Two-timing your mortgage lender?
When shopping for a mortgage, you’ll compare mortgage rates, select a provider and start your application. But should you apply with more than one mortgage lender? There are several reasons that it might make sense to do so:
To make sure that you can secure at least one mortgage approval
You want to have a couple of offers to get the best mortgage rate
You may discover that you don’t like your lender
Here’s more about the pros, cons and ethics of applying with more than one mortgage lender.
Why you should apply with more than one mortgage lender
Okay, you should shop for mortgage financing because you don’t want to leave money on the table – especially your money. Got it. But there are other reasons to scour the market for the best deals.
Will you be approved?
Different lenders have different standards. You might not qualify with Acme Mortgage – but you may qualify with AAA Home Loans. Not all mortgage applications succeed. According to Ellie Mae’s January 2019 Origination Insights report, “Closing rates for all loans increased to 75.0 in January. Refinance closing rates increased to 69.5 percent in January, while purchase closing rates increased to 78.1 percent in January.”
At first, it may seem odd that you can get approved by some lenders but not by others. After all, isn’t a VA loan from one lender the same as another? And the same with FHA financing and conforming mortgages that must meet Fannie Mae and Freddie Mac standards?
Related: Turned down for a mortgage? Here’s what to do next
In each case, the basic loan requirements are the same, but lenders may impose additional qualification requirements. They call these added requirements overlays. And they are very common.
The VA, for example, explains that it has “no minimum credit score requirement. Instead, VA requires a lender to review the entire loan profile.” While the VA does not have a credit score requirement, a lender who offers VA financing might. One lender may accept VA borrowers with a 640 credit score while another requires 660.
The right program
If you’re concerned about mortgage approval because of your credit rating or debt-to-income ratio, you may gravitate toward FHA financing. FHA home loan programs are known to be more flexible. However, the mortgage insurance for these loans can be considerably more expensive than that required for a Fannie Mae or Freddie Mac mortgage.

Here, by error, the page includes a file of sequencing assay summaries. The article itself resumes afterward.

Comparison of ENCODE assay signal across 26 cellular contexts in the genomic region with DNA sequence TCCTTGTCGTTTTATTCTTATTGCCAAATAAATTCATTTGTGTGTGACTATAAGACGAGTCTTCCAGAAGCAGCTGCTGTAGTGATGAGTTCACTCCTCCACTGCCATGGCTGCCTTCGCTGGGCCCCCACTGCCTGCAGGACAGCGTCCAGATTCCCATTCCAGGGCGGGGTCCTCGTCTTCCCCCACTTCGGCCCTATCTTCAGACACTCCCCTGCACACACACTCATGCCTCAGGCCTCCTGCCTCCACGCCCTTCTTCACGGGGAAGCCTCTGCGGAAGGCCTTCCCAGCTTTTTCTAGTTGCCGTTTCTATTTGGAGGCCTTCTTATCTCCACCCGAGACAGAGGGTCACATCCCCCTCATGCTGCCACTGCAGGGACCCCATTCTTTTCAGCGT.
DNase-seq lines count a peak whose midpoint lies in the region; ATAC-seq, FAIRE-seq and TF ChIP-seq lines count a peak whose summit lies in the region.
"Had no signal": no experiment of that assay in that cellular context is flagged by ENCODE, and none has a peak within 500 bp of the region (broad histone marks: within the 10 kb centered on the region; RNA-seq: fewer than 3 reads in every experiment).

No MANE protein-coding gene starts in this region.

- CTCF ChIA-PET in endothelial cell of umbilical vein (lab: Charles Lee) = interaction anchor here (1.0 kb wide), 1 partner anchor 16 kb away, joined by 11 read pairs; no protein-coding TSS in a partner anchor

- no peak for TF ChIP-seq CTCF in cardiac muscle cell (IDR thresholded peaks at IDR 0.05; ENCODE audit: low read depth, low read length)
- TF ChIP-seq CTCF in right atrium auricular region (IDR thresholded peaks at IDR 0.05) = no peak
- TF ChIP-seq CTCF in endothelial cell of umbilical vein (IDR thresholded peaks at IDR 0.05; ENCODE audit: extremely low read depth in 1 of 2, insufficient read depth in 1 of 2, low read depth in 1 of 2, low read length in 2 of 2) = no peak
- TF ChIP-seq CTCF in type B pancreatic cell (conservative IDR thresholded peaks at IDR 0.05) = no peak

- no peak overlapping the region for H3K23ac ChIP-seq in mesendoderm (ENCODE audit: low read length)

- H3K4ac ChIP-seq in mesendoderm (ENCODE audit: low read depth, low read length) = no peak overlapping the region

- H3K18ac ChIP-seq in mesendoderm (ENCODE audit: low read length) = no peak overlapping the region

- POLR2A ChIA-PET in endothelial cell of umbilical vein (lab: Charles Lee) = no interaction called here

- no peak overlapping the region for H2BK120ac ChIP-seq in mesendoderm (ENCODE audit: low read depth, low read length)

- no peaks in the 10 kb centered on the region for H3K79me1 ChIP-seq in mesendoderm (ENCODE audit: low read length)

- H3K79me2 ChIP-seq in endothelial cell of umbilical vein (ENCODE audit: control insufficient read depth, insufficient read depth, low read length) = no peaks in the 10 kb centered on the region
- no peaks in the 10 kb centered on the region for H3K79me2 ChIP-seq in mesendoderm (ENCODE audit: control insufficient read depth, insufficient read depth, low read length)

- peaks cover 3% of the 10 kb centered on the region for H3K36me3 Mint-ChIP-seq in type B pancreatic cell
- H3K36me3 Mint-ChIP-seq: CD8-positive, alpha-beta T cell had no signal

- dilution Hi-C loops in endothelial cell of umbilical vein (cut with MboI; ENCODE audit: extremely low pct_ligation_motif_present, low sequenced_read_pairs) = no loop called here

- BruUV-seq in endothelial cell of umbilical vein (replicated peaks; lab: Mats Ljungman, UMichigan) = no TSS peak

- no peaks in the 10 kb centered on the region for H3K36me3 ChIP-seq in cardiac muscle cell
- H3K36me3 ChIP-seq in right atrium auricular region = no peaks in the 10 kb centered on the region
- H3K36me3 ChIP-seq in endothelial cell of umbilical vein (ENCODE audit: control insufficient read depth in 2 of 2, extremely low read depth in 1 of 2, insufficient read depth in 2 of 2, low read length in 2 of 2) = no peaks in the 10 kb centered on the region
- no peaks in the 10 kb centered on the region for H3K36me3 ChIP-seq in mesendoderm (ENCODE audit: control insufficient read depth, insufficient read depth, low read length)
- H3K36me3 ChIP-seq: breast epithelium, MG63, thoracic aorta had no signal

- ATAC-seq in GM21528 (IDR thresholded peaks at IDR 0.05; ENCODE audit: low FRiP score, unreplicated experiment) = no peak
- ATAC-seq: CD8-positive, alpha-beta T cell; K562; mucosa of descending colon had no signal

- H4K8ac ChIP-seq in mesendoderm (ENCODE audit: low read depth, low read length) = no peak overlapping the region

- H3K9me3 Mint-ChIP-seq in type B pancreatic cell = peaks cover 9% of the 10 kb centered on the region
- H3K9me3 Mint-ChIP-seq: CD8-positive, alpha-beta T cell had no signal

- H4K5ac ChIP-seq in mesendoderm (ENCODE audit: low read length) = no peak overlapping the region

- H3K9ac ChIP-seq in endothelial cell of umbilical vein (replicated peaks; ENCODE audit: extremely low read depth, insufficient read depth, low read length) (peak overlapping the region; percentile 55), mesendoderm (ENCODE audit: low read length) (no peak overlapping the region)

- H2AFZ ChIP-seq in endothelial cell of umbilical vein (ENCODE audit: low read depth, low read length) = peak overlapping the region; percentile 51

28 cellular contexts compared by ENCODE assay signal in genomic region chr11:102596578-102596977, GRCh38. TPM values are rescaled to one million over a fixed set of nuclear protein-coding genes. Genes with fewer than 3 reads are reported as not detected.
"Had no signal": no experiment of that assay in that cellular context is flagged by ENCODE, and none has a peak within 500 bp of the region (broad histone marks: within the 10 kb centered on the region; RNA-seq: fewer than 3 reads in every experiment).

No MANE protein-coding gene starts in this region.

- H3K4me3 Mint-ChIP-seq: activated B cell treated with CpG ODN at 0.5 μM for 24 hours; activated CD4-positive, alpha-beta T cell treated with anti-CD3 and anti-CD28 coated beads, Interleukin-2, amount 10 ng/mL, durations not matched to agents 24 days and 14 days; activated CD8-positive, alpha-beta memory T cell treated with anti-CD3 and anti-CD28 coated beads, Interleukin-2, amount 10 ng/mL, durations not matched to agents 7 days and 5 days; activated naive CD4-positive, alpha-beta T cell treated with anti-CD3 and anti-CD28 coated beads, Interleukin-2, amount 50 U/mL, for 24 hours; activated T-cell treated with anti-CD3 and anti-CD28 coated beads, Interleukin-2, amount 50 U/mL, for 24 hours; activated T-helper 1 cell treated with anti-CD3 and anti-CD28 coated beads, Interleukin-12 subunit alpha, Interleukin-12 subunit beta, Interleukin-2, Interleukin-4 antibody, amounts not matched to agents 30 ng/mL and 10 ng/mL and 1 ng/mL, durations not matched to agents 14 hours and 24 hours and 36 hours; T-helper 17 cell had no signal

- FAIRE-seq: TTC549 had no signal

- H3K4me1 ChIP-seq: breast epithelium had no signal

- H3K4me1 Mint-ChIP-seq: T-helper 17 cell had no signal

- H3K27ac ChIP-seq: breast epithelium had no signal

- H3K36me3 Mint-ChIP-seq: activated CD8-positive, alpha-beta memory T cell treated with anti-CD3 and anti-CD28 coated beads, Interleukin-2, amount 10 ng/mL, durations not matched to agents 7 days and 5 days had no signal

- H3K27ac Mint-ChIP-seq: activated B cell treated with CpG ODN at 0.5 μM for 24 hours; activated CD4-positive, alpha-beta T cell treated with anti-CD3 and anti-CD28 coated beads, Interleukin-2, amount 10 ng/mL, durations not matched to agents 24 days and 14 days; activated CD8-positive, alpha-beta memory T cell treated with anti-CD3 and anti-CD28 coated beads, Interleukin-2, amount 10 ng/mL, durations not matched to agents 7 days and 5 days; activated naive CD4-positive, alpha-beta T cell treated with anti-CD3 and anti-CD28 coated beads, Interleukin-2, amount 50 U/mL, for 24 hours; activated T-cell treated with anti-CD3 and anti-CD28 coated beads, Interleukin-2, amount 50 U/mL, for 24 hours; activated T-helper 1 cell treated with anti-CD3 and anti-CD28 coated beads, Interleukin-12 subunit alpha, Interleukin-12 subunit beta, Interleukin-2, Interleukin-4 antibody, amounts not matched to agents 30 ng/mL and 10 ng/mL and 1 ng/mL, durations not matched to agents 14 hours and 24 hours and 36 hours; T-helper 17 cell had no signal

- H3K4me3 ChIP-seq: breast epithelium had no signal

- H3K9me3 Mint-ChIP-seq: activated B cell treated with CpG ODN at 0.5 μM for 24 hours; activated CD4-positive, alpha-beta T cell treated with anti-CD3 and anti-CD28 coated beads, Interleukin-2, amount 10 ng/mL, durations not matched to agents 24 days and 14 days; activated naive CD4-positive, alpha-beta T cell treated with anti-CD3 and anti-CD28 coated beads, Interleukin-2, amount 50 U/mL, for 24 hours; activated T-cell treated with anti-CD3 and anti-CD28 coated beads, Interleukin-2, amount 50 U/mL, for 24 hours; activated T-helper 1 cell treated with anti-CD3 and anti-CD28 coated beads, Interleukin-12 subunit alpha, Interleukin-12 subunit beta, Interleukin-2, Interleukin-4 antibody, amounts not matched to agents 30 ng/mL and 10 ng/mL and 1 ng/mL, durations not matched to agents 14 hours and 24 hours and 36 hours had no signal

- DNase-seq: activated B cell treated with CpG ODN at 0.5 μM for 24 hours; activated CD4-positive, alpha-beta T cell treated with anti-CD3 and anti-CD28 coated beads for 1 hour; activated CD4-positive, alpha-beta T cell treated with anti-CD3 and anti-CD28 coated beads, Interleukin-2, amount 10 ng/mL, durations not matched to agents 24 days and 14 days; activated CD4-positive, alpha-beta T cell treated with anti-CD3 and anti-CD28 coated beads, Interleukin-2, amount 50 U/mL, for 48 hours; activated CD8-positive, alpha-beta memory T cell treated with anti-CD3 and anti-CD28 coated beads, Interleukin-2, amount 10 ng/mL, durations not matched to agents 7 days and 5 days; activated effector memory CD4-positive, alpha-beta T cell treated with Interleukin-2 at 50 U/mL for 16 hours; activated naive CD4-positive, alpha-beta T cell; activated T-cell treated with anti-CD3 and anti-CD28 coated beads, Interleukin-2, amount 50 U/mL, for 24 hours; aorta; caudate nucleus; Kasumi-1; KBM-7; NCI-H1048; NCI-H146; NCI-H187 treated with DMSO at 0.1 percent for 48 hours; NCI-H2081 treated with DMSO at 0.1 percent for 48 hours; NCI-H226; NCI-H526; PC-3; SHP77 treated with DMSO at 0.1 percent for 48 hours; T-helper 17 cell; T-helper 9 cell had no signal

You may, in that case, want to apply for both programs. if you get the Fannie Mae loan, and it turns out to be less expensive, congratulations. And if not, you still have the FHA loan to fall back on. Kind of like college applicants going after their dream school but also applying to a “safety school” in case they don’t get into their preferred institution.
What about the best rate?
Everyone wants to get the best mortgage rate and terms. That said, a little caution is in order.
The “best rate” depends on a lot of factors. The best rate for Ms. Green may be different from the best rate for Mr. Johnson. This can happen because Ms. Green has a better credit score, is putting more down, has bigger savings and is financing with a fixed-rate loan instead of an ARM. In addition, mortgage rates are always in flux; they change constantly.
Mortgage shoppers need to look for a lender who can deliver the best rate available for the borrower at the time of application. You can’t know the best available rate without checking among several lenders.
What about costs?
In addition to an interest rate, you need to look at loan costs. Some lenders simply charge more or less than others, even when rates are identical. Check the annual percentage rate (APR) on the official Loan Estimate form to compare lender costs.
Float or lock?
Some borrowers prefer to lock-in a rate because they know such interest pricing will be available to them at closing. Others prefer to let rates float, to get whatever’s available at closing.
There are several alternatives.
First, lock with one lender and float with another.
Second, speak with several lenders and lock rate offers that have a “float down” feature. This generally means that if the rate falls at least .125 percent or .25 percent before closing you can get the lower rate. Make sure you know the details of the float down arrangement, they can differ among lenders.
Is it unfair to shop around?
It is sometimes argued that by shopping around you are forcing loan officers to work for free. The opportunity to present a mortgage offer is how lenders make their money, it’s a risk that comes with the business. Alternatively, if you HAD to accept the first mortgage offer you got, you might well get a bad rate and terms.
However, making two lenders do all the work associated with loan origination and then finally choosing one at closing time is not usually worth doing.
For one thing, you’d have to pay for two appraisals, two credit reports, and perhaps other fees. And it will likely make you feel uneasy because there’s a big difference between getting pre-qualified with a lender, which may take a few minutes, and making them go through an entire origination over several weeks for free.
When to shop
If you want to shop among mortgage lenders, ask each to send an official Loan Estimate form for your consideration. This standard form shows what the lender is offering and can be compared with other offers. You are not required to accept an offer – but realize that if you let a good offer pass, it may not be available again.
Alternatively, you can have a broker shop for you. Retail loan officers work for one lender, while mortgage brokers look for financing among many lenders. For some borrowers, the lending process may be made faster and more understandable by working with a mortgage broker, someone familiar with the marketplace and how it works.
If you’re going to check with several mortgage sources, it makes sense to include a mortgage broker in the mix.